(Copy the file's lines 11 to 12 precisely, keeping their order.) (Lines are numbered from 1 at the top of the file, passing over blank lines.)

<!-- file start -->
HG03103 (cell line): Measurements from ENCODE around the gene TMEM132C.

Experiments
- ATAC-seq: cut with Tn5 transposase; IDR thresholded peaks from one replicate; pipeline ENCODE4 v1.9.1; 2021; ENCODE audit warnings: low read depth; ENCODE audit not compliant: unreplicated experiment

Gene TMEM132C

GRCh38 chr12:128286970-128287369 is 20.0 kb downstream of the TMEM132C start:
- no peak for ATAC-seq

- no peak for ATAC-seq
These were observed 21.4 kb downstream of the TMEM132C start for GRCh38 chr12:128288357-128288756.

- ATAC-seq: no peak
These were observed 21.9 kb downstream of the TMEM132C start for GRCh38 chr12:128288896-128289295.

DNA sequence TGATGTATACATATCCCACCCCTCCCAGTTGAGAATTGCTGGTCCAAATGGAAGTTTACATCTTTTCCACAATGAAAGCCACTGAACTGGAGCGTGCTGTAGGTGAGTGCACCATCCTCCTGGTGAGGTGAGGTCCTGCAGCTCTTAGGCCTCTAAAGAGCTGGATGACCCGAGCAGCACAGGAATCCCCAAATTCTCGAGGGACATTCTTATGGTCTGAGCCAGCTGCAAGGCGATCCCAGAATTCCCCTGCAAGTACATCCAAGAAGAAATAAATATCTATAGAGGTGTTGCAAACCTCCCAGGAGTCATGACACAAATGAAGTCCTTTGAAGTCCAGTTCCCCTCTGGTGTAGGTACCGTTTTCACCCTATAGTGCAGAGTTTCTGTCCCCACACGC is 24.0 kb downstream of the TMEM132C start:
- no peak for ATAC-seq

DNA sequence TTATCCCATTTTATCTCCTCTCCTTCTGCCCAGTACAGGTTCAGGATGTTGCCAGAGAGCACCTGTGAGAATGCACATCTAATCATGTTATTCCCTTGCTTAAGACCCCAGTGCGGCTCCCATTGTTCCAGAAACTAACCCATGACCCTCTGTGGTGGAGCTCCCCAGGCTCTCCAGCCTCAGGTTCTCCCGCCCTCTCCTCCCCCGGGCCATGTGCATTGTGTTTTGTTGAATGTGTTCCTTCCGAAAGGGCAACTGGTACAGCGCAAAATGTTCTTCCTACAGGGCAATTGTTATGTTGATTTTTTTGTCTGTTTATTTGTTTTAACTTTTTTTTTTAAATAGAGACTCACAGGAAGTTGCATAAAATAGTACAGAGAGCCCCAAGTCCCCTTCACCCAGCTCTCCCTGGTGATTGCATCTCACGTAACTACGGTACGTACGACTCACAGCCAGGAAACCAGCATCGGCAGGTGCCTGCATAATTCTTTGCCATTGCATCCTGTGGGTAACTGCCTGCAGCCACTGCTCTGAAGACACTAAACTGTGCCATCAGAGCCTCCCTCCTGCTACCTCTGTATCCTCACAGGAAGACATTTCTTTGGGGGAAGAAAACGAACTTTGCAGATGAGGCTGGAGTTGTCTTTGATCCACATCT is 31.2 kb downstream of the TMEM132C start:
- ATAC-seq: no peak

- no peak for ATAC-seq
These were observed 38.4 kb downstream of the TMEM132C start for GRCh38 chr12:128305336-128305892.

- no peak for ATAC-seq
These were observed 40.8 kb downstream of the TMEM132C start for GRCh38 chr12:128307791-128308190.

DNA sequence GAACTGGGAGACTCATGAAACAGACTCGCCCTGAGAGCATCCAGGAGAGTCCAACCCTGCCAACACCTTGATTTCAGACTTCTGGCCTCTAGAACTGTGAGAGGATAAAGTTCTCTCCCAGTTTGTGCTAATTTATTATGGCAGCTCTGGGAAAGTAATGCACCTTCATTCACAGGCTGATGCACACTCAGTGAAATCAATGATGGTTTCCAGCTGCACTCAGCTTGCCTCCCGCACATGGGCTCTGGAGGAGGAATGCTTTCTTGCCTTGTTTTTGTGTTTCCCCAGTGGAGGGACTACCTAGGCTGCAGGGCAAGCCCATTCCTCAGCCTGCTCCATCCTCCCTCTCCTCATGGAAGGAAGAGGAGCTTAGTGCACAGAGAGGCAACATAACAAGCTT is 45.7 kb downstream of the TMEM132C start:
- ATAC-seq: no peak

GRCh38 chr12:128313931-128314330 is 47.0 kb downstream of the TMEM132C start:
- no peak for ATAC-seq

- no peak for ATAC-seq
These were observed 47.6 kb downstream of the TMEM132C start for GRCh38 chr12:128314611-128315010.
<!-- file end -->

DNA sequence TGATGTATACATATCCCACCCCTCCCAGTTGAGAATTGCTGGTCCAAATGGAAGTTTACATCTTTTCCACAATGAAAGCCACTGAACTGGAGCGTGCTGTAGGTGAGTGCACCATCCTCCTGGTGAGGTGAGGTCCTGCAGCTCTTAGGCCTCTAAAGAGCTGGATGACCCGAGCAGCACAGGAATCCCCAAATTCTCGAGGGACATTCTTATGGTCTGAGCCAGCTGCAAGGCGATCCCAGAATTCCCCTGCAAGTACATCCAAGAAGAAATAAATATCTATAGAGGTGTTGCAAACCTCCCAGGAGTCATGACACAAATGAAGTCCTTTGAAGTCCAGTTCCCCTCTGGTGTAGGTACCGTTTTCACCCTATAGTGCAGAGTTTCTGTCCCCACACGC is 24.0 kb downstream of the TMEM132C start:
- no peak for ATAC-seq